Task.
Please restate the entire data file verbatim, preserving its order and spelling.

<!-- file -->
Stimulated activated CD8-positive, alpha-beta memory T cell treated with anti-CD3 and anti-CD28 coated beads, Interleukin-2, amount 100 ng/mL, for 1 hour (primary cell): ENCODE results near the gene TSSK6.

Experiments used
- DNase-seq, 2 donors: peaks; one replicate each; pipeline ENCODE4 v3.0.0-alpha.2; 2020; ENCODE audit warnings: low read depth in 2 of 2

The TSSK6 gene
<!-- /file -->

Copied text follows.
Stimulated activated CD8-positive, alpha-beta memory T cell treated with anti-CD3 and anti-CD28 coated beads, Interleukin-2, amount 100 ng/mL, for 1 hour (primary cell): ENCODE results near the gene TSSK6.

Experiments used
- DNase-seq, 2 donors: peaks; one replicate each; pipeline ENCODE4 v3.0.0-alpha.2; 2020; ENCODE audit warnings: low read depth in 2 of 2

The TSSK6 gene